Dear Santa: A Political Christmas List
Dear Nick (Saint),
It’s been a while since my last letter on my own behalf, though I do write one regularly on behalf of my daughter through that creepy elf delivery system you and Hallmark started back in 2005. An addendum to this year’s letter, by the way. Please don’t bring her a FitBit. It’s hard enough keeping her glasses on her face.
At this point, as I’m sure you’ve read, America is kind of messed up. It’s messed up enough that I honestly think the only way out of this hullabaloo is through magic, hence my contacting you. I have some suggestions for America’s Christmas haul this year that I think might help improve things around here long-term.
Number one: books. If there’s anything I can attest to as a writer and journalist over the last seven years, it’s that we have become a country of headline readers without the stamina to get all the way through an 800-word article and decide whether it was worthwhile information. It’s all memes and pictograms down here, Nick, and it’s eroding thought like Coke takes buildup off a car battery post.
We need something to read to try and jumpstart the old contemplation reflex. I suggest you start small with some good young adult novels or something. What about The Hunger Games? That seems appropriate at the moment. Maybe you could go with those cute Brad Meltzer history books for kids. Those are nice.
On a similar note, do you think you could score the hook-up on bootleg Hamilton video recordings? Nothing seemed to sum up the “liberal elites are ignoring us” sentiment like the phenomenon that is Hamilton. If middle America could see this thing everyone is talking about on the cheap, and maybe also realize that you can like something that maybe doesn’t focus entirely on how awesome white people are, they’d calm down for five bloody seconds and catch up to the rest of us.
How about some of those stuffed toys that talk back to you? If the legion of think pieces I’ve read since the election are correct, the most important thing in the country right now is that we have to reach out and listen to people in rural areas because their feelings are apparently so overwhelmingly important that it clouds their ability to tell obvious right from obvious wrong. I don’t really have the time for that sort of thing, so maybe StarLily the Magical Unicorn could do the job for me.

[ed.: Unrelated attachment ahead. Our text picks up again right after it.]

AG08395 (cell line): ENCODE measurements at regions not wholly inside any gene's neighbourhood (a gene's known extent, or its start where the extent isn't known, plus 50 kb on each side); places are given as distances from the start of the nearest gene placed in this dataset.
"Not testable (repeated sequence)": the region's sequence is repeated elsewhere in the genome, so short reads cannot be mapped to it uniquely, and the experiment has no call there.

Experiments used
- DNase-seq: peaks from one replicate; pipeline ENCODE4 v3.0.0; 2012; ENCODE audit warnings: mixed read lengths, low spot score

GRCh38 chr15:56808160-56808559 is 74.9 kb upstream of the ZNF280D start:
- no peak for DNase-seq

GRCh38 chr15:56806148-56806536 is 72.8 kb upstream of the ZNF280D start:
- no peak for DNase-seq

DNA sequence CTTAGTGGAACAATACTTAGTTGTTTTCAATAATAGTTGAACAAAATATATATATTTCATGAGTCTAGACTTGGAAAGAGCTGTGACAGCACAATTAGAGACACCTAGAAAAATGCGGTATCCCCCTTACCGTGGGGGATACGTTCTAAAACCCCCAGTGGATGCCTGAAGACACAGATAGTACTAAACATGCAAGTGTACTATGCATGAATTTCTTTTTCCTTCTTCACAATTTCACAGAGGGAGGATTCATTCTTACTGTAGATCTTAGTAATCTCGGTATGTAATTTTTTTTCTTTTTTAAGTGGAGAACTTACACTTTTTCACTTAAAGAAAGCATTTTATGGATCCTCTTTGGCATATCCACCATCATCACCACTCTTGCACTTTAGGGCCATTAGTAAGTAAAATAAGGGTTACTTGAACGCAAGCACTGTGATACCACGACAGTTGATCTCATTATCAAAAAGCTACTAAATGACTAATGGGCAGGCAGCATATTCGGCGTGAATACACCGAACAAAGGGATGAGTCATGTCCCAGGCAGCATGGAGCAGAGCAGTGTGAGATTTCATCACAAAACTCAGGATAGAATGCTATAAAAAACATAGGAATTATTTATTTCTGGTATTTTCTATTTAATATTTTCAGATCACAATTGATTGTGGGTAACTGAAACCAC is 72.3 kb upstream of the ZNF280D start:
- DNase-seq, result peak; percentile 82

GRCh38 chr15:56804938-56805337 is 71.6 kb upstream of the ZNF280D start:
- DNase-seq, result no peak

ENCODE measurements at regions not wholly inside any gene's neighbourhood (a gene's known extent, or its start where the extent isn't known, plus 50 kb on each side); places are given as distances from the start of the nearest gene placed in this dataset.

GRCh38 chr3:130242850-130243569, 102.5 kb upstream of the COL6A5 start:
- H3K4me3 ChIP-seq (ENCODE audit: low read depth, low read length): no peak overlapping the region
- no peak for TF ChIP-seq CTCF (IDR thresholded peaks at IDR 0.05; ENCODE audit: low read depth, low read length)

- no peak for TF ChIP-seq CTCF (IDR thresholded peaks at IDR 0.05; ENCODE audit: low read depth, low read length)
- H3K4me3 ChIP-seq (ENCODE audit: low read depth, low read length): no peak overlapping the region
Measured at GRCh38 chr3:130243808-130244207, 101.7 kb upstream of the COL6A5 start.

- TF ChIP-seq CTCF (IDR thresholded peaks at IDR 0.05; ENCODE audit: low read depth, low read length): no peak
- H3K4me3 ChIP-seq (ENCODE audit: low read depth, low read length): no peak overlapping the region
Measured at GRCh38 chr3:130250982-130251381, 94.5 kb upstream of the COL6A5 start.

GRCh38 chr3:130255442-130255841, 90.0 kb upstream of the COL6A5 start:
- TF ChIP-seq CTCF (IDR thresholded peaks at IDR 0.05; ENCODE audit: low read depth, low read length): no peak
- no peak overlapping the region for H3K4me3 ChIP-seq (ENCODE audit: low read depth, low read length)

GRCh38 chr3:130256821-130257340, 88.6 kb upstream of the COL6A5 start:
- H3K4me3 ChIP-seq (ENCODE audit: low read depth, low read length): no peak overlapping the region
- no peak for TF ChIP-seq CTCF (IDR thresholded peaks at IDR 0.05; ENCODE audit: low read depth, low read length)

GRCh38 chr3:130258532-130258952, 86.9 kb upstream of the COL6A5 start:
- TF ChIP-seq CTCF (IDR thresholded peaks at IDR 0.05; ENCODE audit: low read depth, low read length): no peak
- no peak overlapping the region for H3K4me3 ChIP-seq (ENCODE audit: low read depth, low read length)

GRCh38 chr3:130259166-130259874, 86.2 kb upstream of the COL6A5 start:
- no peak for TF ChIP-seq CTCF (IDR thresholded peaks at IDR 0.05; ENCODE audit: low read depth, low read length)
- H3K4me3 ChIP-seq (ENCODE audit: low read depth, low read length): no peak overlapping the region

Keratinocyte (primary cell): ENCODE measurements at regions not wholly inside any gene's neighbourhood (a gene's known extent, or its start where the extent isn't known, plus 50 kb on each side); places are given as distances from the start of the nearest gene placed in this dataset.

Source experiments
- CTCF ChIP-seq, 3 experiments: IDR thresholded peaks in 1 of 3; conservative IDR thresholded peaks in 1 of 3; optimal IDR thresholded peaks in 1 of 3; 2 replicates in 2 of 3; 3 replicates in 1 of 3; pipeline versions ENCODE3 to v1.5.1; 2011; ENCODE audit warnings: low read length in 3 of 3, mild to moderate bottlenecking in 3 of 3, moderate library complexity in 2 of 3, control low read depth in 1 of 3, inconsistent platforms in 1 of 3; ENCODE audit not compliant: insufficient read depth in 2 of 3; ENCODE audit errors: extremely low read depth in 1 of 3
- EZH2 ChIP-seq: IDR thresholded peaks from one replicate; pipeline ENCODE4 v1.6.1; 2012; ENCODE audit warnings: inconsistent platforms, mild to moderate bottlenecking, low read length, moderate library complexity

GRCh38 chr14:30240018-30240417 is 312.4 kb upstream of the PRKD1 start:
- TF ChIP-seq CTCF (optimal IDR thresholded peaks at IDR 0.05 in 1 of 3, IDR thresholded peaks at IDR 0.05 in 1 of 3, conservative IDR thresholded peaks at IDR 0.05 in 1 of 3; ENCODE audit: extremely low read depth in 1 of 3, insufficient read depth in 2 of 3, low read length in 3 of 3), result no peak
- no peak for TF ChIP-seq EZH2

Speaking of jobs, I’ve been given to understand that “economic anxiety” was the driving reason that things got this way, despite the fact that wages are rising and unemployment is down. If some of these people could find more rewarding work then that might do something about the anxiety. Luckily, iTunes University can teach them to code. It’s free. You don’t even have to put it in the sack. Just set it up to download on their phone while you’re having milk and cookies, and they can wake up to a whole new world of employment possibilities.
Some games might help. Interactive media is great at getting people to empathize. I recommend Firewatch since it’s basically the story of a man adrift who has to come to terms with the places his life has gone to. If nothing else, it’s a really pretty walk in the woods game that can be very soothing. Or maybe Gone Home? Learning to appreciate LGBT people by unraveling the mystery of Samantha Greenbriar could be very useful now that we’ve made a conversion therapy advocate the second most powerful person in the country.
These are little things for a troubled populace, but it’s the little things, Nick, that tend to make all the difference. It’s easy to take a mass of resentment into a voting booth with you, but sometimes the spark of joy and hope can light that darkness. That’s what Christmas is all about, isn’t it? The candle we hold as we make it halfway out of the dark?
As for the rest, those who will be most affected by the next four years in a variety of harmful ways: Bring them stout plush bears that can withstand the squeeze of someone who can’t sleep for worrying they’re going to lose their health insurance. Bring them bath bombs from Lush to ease the ache of working two jobs to pay for college. Bring them frames for the pictures of friends lost to suicide.
And bring them my apologies for failing them. We let so much get out of hand, and now, more than ever, we need a little Christmas.
Yours in Yuletide,
by Jef Rouner